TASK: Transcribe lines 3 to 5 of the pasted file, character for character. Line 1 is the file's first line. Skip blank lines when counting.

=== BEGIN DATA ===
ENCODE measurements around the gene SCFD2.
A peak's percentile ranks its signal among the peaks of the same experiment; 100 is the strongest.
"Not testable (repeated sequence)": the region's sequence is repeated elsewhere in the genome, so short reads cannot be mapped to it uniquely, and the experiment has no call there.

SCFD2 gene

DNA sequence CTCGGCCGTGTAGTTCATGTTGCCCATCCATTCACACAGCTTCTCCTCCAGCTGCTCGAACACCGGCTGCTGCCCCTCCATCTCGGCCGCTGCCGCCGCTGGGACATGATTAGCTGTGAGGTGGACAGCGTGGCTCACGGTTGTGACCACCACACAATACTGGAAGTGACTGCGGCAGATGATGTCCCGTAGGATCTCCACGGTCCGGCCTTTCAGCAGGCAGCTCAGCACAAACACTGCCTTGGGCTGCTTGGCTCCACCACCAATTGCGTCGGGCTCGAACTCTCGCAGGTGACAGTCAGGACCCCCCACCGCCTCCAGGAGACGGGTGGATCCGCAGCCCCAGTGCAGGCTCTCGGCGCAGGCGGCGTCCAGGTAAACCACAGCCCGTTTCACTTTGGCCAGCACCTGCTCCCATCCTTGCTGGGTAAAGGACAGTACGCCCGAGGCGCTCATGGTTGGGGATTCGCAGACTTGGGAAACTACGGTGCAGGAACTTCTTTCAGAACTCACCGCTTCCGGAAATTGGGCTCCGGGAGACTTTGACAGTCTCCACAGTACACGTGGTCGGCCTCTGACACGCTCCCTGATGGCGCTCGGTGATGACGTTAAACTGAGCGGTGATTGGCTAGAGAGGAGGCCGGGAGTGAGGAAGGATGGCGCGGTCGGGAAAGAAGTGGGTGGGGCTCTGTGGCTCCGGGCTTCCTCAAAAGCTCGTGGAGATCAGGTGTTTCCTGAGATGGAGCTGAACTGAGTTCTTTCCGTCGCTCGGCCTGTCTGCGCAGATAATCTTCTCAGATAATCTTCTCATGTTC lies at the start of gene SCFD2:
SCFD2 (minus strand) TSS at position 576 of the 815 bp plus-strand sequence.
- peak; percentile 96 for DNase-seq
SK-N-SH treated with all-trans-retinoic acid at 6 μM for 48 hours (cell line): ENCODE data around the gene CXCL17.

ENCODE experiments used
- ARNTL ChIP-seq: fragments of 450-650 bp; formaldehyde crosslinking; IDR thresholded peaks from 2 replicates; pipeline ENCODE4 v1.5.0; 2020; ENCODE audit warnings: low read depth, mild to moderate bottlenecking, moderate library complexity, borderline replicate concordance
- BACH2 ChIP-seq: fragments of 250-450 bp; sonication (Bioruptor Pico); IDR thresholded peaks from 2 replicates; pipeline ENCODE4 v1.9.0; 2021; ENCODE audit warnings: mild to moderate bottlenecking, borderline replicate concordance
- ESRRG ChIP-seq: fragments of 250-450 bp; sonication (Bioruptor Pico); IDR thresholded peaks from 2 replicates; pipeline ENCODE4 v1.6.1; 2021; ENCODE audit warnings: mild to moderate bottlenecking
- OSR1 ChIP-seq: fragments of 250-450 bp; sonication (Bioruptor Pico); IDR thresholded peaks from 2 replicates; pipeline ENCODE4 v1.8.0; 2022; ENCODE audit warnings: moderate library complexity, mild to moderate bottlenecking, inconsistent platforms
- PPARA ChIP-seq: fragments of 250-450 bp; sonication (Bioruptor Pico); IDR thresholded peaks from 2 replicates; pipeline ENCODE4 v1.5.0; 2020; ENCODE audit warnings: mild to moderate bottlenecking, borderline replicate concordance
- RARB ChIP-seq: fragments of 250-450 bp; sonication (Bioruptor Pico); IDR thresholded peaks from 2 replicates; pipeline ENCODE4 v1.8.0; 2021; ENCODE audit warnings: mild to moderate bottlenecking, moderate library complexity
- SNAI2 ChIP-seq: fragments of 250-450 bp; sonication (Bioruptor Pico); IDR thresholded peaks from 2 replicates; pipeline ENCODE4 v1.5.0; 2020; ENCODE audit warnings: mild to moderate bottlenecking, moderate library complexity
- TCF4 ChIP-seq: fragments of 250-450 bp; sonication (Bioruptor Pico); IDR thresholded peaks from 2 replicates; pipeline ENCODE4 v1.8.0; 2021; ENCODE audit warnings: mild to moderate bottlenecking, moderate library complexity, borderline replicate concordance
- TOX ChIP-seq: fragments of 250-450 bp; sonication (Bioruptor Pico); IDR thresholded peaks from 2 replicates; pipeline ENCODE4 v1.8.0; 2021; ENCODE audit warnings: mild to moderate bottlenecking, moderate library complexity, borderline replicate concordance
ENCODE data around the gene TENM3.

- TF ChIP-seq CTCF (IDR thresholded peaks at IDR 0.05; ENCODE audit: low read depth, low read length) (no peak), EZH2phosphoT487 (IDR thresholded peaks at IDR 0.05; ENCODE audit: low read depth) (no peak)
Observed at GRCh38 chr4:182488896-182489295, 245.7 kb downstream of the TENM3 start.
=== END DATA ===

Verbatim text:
"Not testable (repeated sequence)": the region's sequence is repeated elsewhere in the genome, so short reads cannot be mapped to it uniquely, and the experiment has no call there.

SCFD2 gene

DNA sequence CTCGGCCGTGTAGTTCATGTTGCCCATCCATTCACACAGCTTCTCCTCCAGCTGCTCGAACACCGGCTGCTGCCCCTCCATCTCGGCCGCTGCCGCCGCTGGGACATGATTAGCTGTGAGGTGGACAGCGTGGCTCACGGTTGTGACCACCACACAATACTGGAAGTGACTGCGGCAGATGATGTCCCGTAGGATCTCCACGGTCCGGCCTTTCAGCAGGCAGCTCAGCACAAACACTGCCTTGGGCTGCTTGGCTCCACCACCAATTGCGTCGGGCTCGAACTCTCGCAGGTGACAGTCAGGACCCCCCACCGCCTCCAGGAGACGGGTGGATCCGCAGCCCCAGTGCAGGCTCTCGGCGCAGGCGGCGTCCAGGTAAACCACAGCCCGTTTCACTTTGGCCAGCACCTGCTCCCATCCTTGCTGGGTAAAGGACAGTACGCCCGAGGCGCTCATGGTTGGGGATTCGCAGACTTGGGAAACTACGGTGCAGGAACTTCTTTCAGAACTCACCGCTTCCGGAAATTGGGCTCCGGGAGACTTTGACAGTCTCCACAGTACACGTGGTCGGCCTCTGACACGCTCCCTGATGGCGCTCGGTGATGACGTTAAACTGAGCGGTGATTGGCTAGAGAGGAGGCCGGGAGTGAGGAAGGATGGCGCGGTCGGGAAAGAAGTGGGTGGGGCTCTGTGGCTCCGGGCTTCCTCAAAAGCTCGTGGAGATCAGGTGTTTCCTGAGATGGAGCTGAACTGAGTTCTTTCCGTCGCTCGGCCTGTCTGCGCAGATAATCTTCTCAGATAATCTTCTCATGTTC lies at the start of gene SCFD2: